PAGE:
“No Note from the Doctor, No Visa”
Asylum-seekers often turn to us at the Hotline due to bureaucratic abuse at the hand of Ministry of Interior clerks, but we haven’t encountered such a kafkaesque story in a while.
Mahari is an Eritrean asylum-seeker who has been volunteering for two years in the Assistance Center for the Foreign Community at the Tel Aviv Municipality and has even won an award for this activism for his community. Mahari came to the Hotline’s office last week after the Ministry of Interior refused to renew his conditional release visa, the visa that is not a work visa but without which Israelis are unwilling to employ asylum-seekers due to fear of being fined.
We tried to understand why the Ministry of Interior refused to renew Mahari’s visa, and he explained: In late September we went to renew his visa without his wife who felt unwell after giving birth. Mahari worried that his wife won’t be able to handle the hours of waiting in lines outside the Immigration Authority office. Thus far, each time the couple arrives to renew their visa, every two months, they undergo invasive and humiliating interviews about their private lives to ensure that they are still a couple. Men who have families in Israel are not summoned to detention in Holot and therefore the Immigration Authority does its best to “expose” “fake” couples so it can order the man to report to 20 months of detention without trial in the Holot facility, located deep in the Negev desert. After Maharai waited in line for 13 hours, from 6 AM to 7 PM, he managed to convince the Ministry of Interior clerks to renew his visa despite having arrived alone.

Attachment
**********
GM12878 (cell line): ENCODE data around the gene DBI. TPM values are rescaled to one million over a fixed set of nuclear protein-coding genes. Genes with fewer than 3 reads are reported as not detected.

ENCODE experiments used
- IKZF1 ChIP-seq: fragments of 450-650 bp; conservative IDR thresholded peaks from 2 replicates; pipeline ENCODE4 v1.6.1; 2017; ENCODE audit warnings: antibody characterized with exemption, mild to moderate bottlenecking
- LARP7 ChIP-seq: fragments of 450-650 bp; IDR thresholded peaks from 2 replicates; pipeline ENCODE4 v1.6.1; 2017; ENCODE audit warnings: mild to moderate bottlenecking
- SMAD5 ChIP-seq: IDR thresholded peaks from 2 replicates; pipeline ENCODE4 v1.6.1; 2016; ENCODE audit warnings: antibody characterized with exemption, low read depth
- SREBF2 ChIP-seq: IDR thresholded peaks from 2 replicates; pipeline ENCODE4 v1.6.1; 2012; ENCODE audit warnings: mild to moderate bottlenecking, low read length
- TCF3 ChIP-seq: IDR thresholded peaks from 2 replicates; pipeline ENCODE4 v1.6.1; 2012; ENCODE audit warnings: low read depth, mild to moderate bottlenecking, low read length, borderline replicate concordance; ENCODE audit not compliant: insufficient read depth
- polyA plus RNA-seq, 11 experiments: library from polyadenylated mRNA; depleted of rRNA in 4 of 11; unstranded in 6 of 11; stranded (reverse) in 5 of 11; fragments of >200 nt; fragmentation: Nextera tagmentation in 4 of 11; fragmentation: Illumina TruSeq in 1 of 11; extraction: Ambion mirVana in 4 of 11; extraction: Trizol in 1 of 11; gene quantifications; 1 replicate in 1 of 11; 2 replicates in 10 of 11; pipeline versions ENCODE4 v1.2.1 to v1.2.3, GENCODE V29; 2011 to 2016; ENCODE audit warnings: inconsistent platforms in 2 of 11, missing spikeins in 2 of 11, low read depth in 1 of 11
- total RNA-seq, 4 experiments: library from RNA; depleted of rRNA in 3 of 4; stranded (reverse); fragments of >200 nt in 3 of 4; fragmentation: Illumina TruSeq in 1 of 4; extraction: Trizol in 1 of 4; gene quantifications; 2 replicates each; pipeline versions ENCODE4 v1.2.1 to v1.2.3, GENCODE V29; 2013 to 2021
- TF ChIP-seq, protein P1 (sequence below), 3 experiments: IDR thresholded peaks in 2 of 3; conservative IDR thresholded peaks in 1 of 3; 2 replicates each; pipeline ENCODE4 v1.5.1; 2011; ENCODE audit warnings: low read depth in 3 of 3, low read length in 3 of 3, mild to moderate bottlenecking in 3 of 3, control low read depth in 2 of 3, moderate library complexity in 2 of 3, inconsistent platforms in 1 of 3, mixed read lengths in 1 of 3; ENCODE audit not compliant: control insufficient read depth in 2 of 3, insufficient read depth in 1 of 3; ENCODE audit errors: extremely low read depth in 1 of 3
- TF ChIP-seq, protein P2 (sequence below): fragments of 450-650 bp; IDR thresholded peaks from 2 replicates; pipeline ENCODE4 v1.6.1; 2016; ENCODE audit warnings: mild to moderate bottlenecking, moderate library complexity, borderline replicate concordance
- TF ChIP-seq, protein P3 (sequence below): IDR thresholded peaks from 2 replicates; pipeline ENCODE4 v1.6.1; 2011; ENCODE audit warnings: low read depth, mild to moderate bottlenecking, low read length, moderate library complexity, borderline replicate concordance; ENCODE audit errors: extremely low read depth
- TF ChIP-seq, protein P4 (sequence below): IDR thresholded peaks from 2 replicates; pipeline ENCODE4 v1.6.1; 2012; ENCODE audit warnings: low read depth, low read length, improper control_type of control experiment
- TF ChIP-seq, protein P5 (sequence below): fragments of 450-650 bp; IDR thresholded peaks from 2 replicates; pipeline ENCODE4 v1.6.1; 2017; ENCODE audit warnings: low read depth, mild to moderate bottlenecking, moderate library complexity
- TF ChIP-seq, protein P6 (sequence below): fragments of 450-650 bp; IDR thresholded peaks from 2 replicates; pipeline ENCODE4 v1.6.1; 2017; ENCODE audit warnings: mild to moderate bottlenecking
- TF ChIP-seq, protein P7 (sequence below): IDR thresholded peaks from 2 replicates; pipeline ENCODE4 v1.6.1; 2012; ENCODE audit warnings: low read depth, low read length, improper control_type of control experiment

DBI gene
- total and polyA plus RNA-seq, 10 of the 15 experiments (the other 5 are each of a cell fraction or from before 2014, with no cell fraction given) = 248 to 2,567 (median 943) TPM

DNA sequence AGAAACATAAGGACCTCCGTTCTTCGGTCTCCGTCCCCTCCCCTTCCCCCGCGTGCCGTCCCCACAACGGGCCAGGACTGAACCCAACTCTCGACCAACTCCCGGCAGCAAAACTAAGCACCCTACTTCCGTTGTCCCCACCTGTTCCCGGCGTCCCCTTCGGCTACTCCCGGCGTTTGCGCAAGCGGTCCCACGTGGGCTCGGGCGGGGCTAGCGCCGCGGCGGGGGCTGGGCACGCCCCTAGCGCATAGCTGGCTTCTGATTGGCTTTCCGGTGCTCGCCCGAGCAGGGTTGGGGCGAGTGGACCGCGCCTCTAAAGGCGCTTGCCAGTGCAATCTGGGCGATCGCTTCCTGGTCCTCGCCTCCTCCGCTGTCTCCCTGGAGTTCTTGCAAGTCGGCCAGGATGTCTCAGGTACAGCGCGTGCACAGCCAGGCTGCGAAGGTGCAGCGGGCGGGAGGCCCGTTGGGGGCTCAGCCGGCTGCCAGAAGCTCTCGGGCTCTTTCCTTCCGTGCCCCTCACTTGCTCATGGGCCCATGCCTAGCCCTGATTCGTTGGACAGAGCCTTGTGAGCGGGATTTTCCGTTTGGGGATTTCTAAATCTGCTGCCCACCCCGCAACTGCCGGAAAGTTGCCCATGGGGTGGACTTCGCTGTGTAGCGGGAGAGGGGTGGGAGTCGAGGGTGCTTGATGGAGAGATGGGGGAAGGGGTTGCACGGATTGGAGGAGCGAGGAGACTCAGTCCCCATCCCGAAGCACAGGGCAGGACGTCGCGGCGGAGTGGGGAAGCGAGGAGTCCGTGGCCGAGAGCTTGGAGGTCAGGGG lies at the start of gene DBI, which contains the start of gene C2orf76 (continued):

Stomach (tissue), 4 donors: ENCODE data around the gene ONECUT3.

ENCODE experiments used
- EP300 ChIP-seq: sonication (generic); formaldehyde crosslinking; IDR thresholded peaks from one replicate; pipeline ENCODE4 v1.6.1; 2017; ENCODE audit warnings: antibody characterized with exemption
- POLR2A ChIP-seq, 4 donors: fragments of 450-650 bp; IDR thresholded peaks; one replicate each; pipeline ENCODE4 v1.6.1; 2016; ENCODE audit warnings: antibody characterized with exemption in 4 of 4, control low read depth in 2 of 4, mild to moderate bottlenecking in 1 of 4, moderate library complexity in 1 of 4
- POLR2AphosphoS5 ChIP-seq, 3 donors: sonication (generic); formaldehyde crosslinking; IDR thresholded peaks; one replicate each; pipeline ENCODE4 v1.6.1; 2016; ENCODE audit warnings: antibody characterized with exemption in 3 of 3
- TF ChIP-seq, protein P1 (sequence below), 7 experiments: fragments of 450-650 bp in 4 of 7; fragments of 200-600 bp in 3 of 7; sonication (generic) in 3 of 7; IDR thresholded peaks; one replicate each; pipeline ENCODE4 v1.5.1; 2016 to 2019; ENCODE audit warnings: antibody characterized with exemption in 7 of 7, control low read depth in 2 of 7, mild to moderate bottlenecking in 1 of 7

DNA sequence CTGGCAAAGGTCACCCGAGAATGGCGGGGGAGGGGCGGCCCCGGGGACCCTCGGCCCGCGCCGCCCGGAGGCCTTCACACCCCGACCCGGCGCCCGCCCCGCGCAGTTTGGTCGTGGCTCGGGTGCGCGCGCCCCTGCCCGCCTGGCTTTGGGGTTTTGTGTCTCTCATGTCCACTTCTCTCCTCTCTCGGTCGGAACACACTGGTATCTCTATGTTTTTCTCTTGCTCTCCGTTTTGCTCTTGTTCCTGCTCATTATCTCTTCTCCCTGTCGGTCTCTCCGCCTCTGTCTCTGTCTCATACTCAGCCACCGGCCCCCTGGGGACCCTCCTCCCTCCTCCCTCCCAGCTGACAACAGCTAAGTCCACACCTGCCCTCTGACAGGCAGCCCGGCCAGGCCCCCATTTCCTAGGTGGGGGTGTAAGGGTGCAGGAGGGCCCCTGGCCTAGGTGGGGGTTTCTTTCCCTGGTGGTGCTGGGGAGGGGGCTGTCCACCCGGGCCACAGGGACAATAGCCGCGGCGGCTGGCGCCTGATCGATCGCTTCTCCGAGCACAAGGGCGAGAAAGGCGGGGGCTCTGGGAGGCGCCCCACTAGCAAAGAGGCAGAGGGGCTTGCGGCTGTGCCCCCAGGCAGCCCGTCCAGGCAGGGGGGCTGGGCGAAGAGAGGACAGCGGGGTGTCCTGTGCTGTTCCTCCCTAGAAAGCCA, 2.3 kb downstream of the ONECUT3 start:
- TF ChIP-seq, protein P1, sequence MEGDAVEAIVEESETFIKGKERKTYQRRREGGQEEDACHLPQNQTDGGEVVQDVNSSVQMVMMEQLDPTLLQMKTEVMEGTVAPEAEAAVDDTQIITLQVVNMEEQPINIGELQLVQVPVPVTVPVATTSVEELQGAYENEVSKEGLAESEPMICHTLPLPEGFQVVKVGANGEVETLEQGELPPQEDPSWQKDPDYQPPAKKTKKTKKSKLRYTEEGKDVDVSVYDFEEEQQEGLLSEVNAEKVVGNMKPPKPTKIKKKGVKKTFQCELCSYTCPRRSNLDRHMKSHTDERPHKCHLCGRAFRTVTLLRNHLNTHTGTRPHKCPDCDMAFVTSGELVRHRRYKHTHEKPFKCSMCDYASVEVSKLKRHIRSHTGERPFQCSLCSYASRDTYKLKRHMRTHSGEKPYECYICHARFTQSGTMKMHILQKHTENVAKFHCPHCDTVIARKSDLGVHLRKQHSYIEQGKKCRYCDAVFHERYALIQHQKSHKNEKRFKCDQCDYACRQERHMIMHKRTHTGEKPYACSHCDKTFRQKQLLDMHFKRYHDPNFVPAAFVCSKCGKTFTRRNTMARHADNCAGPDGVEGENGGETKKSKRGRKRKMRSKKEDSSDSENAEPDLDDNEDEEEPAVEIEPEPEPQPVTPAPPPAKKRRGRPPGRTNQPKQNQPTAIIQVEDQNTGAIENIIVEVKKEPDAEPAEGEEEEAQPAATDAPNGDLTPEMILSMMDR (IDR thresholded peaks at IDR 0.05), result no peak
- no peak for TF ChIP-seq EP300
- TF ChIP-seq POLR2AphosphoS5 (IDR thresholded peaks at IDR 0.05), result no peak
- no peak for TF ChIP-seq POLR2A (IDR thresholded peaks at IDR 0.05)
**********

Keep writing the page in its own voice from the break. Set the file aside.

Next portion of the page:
Now that his visa expired, Mahari arrived with his wife and son, born in September, to renew their visas. After waiting in line for seven hours, the Immigration Authority clerk refused to renew their visas and demanded that they first bring a note from the doctor confirming the wife’s illness back in September that prevented her from submitting herself to waiting in lines for hours and undergoing a humiliating interview. Mahari’s wife did not turn to a doctor then, since like most asylum-seekers in Israel, she doesn’t have medical insurance. Mahari asked for the name of the clerk who insisted on receiving the note from the doctor, but the clerk refused to provide it and called in the guards to throw out Mahari, his wife and two-months-old son.
Mahari was despondent and desperate – he cannot support his family without the visa. He couldn’t eat or sleep after he was thrown out of the Immigration Authority office. He turned to the Hotline and our Crisis Intervention Center provided him with a letter to the Ministry of Interior. Many time, Immigration Authority clerks tear up letter we write on behalf of asylum-seekers, but this time, luckily, our letter was not ignored. A director at the Immigration Authority office in Bnei Brak ordered the renewal of Mahari’s visa.
Now Mahari and his family have two months free of worries about how to put food on the table. Until the next renewal of their visa in February 2015.